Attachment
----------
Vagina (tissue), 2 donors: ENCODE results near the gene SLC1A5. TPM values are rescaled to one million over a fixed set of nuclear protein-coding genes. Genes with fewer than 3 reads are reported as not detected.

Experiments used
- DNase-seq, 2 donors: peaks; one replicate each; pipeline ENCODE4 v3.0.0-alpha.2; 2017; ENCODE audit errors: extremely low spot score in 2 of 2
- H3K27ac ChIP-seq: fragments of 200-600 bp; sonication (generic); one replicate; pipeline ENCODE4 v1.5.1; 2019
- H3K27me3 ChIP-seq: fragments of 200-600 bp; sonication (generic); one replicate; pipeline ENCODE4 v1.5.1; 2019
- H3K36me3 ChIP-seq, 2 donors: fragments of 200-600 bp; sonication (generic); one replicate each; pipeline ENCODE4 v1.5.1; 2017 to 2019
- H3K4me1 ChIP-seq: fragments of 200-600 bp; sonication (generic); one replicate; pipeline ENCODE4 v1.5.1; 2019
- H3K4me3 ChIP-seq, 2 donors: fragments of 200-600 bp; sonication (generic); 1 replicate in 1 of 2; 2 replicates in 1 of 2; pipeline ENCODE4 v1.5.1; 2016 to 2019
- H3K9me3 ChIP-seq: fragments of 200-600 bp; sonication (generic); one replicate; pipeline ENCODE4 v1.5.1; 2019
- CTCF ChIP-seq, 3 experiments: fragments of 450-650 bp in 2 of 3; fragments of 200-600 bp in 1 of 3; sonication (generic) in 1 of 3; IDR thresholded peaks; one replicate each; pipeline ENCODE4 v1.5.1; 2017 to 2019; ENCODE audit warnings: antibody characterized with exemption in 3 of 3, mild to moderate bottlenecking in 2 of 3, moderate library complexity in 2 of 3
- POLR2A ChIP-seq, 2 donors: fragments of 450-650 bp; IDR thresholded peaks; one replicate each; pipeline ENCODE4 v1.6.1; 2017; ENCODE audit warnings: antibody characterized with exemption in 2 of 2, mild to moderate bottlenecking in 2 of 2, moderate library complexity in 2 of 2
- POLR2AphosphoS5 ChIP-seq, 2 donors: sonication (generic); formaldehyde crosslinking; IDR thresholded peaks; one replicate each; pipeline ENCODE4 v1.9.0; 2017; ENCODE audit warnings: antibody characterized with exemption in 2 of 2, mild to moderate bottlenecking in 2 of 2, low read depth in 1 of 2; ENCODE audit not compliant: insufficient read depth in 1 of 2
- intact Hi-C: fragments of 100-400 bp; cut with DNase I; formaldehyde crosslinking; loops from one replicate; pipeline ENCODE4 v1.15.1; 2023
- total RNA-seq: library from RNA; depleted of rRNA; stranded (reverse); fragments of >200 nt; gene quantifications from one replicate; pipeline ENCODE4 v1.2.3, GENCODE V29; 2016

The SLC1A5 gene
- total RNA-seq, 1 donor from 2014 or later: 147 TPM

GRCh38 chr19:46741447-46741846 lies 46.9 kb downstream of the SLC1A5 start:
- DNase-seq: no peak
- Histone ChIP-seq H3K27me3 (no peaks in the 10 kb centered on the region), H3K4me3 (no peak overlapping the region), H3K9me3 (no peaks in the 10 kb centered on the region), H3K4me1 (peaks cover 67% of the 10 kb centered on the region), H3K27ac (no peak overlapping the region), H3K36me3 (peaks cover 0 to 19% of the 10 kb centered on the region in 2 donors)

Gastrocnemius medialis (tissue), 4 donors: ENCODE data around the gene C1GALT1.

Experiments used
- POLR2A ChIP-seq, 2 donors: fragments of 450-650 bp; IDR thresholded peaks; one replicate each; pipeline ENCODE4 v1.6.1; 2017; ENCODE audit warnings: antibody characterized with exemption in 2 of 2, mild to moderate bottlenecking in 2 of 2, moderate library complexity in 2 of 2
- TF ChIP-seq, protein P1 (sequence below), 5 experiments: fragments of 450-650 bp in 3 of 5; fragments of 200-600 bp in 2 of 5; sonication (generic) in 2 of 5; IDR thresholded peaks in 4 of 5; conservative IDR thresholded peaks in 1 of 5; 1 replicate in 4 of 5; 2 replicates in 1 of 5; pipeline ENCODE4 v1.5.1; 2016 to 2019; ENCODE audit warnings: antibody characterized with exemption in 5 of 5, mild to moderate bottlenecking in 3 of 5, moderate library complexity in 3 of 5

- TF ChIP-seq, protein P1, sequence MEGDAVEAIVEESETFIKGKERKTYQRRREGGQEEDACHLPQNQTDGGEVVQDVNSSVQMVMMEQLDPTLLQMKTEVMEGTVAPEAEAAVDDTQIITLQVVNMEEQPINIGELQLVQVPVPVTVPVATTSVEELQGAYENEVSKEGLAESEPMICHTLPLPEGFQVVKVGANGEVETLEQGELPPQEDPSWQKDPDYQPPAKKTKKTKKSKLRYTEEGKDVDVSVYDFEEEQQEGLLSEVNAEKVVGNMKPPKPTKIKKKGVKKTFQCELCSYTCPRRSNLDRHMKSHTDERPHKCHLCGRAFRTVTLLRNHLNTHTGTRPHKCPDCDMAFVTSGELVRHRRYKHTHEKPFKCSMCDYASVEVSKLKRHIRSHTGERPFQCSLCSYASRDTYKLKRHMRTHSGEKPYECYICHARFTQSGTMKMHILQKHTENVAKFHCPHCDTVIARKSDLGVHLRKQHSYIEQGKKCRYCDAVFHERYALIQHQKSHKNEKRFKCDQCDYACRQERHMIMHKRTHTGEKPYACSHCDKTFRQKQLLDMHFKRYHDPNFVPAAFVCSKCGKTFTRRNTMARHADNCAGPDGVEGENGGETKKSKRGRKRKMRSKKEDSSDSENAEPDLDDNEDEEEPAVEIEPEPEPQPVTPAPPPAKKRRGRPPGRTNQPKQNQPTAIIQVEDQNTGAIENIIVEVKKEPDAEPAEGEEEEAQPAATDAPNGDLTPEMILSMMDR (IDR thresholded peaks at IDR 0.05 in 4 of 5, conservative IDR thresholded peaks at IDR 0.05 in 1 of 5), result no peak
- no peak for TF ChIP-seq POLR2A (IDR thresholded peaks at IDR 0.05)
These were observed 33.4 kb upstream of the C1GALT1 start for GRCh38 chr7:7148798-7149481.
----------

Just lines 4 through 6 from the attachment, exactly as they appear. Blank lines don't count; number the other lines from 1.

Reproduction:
- H3K27ac ChIP-seq: fragments of 200-600 bp; sonication (generic); one replicate; pipeline ENCODE4 v1.5.1; 2019
- H3K27me3 ChIP-seq: fragments of 200-600 bp; sonication (generic); one replicate; pipeline ENCODE4 v1.5.1; 2019
- H3K36me3 ChIP-seq, 2 donors: fragments of 200-600 bp; sonication (generic); one replicate each; pipeline ENCODE4 v1.5.1; 2017 to 2019